Philadelphia – Democratic Sen. Bob Menendez of New Jersey on Monday laid out what he thinks the United States would look like if Republican presidential nominee Donald Trump gets elected to the White House this fall.
Strict immigration controls, a hawkish foreign policy agenda and a return to systemic racism were a few of the things Menendez said were possible if Trump is elected in November.
"I know that is not the morning in America that I want to wake up to," Menendez said Wednesday during the Hispanic caucus at the Democratic National Convention in Philadelphia.
Menendez and a host of other Democratic lawmakers who attended the caucus painted a stark picture of the differences between Trump and Democratic presidential nominee Hillary Clinton in terms of the Latino community.
The elected officials gathered inside a ballroom at the Philadelphia Convention Center denounced Trumps immigration plans, which call for the deportation of 11 million undocumented immigrants and the construction of an enormous wall along the U.S.-Mexico border, and contrasted the Republican nominee's proposals with that of Clinton.
The former Secretary of State under President Barack Obama has called for a pathway to citizenship for undocumented immigrants and the end of privately-run immigrant detention centers. Both have denounced the recent raids on young Central American migrants seeking asylum in the U.S.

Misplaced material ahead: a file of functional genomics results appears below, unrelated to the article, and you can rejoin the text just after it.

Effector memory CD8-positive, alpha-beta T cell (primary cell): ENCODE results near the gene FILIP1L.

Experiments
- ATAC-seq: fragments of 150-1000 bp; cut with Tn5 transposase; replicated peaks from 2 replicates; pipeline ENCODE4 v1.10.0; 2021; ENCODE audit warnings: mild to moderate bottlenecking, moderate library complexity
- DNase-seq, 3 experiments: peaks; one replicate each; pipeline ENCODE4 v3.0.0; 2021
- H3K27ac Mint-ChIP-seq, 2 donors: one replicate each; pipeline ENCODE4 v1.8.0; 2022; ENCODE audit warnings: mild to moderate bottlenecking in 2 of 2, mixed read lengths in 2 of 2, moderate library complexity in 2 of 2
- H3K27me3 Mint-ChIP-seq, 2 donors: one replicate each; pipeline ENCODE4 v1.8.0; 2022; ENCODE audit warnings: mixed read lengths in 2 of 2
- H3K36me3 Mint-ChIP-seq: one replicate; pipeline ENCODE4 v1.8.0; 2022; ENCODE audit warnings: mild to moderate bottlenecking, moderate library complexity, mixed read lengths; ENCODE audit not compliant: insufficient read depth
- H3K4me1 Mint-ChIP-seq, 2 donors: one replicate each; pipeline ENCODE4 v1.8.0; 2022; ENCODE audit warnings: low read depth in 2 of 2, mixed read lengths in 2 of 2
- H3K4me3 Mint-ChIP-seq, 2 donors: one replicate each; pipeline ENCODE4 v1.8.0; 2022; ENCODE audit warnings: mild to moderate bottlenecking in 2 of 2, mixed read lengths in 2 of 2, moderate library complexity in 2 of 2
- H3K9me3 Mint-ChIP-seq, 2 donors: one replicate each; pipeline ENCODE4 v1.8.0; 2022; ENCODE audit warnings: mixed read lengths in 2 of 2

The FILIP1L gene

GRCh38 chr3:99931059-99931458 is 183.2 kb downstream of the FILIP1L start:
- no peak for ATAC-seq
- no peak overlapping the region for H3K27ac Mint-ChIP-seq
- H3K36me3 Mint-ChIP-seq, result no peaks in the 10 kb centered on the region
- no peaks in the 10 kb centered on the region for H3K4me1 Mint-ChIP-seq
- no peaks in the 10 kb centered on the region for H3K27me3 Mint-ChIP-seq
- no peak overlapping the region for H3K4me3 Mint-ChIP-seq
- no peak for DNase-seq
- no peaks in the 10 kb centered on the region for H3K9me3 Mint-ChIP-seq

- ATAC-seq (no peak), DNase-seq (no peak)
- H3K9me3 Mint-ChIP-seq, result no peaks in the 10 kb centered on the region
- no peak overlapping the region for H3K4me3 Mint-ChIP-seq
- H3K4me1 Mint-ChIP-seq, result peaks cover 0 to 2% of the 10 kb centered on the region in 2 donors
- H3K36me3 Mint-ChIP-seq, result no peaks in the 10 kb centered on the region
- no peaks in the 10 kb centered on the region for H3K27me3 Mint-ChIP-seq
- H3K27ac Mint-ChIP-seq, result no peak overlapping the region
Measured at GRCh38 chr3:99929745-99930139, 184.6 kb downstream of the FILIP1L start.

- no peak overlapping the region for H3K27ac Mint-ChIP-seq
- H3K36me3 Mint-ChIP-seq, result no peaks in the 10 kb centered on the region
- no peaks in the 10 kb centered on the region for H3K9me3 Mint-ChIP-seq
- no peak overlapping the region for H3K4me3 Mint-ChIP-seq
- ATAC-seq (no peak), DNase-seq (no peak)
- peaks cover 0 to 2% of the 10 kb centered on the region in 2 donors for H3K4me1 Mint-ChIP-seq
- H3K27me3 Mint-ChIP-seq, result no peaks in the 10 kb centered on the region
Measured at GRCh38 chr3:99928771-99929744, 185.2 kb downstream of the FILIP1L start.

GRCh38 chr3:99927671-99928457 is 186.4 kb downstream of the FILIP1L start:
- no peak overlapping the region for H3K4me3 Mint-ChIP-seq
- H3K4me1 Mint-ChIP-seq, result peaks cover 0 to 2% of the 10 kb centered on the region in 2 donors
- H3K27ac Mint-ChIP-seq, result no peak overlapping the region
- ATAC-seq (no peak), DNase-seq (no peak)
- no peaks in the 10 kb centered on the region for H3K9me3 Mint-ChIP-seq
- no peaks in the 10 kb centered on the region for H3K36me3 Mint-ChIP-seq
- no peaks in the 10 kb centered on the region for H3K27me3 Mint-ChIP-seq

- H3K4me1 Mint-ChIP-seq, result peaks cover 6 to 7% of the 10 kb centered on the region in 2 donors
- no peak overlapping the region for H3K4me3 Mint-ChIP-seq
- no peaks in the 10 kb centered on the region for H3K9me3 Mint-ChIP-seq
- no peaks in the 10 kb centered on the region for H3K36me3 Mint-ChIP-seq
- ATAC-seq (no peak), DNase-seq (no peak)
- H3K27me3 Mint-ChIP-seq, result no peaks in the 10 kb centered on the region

"I know I am with Hillary Clinton because she is with us," Menendez said.
The lawmakers also touted how the 2016 presidential election is arguably the most important race in history for Latinos, with issues like immigration, the economy, healthcare and education hanging on the balance.
"This election is personal," Rep. Xavier Becerra of California said. "This election is about us."
While Clinton enjoys a sizable advantage in the polls over Trump among Latinos – with 62 percent of registered Hispanic voters saying they would head to the ballot box for Clinton in November compared to only 23 percent for Trump, according to a recent Fox News Latino poll – the question remains over whether or not the group will show up in force on Election Day.
In the 2012 election, the turnout rate for Latinos was only 48 percent and Democrats say they are relying on Latinos to have a better showing this year as Trump has lured in a sizable portion of white, working-class voters to his base.
"We have a lot riding on this election, Rep. Linda Sanchez of California said.
Sanchez, whose sister Loretta is running for a seat in the Senate, also spoke about the importance of winning back control of the upper house and how it's important to vote for Latino candidates up and down the ballot. Besides her sister, Sanchez rattled off a list of Latinos running for federal office and said that with her sister, and former Nevada Attorney General Catherine Cortez Masto, running for the Senate, the U.S. could have its first Latina senator come 2017.
"We will send a Latina to the U.S. Senate this cycle," she said.
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